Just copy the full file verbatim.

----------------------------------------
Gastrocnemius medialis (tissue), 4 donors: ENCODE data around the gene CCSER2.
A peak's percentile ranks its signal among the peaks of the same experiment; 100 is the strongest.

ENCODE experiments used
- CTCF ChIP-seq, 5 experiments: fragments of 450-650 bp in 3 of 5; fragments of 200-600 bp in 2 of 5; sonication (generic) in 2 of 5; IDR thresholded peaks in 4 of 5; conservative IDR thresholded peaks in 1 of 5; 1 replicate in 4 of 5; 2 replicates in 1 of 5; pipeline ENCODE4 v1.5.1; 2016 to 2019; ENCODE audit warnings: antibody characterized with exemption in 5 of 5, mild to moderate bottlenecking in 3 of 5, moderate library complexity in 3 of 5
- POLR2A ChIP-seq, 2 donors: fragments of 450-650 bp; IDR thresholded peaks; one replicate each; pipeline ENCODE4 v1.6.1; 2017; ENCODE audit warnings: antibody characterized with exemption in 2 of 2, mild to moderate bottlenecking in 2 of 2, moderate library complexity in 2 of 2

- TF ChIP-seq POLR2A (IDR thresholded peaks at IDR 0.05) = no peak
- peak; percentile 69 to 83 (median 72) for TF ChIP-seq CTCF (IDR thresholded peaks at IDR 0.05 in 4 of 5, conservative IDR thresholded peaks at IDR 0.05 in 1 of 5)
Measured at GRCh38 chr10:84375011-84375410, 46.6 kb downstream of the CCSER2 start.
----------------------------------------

Gastrocnemius medialis (tissue), 4 donors: ENCODE data around the gene CCSER2.
A peak's percentile ranks its signal among the peaks of the same experiment; 100 is the strongest.

ENCODE experiments used
- CTCF ChIP-seq, 5 experiments: fragments of 450-650 bp in 3 of 5; fragments of 200-600 bp in 2 of 5; sonication (generic) in 2 of 5; IDR thresholded peaks in 4 of 5; conservative IDR thresholded peaks in 1 of 5; 1 replicate in 4 of 5; 2 replicates in 1 of 5; pipeline ENCODE4 v1.5.1; 2016 to 2019; ENCODE audit warnings: antibody characterized with exemption in 5 of 5, mild to moderate bottlenecking in 3 of 5, moderate library complexity in 3 of 5
- POLR2A ChIP-seq, 2 donors: fragments of 450-650 bp; IDR thresholded peaks; one replicate each; pipeline ENCODE4 v1.6.1; 2017; ENCODE audit warnings: antibody characterized with exemption in 2 of 2, mild to moderate bottlenecking in 2 of 2, moderate library complexity in 2 of 2

- TF ChIP-seq POLR2A (IDR thresholded peaks at IDR 0.05) = no peak
- peak; percentile 69 to 83 (median 72) for TF ChIP-seq CTCF (IDR thresholded peaks at IDR 0.05 in 4 of 5, conservative IDR thresholded peaks at IDR 0.05 in 1 of 5)
Measured at GRCh38 chr10:84375011-84375410, 46.6 kb downstream of the CCSER2 start.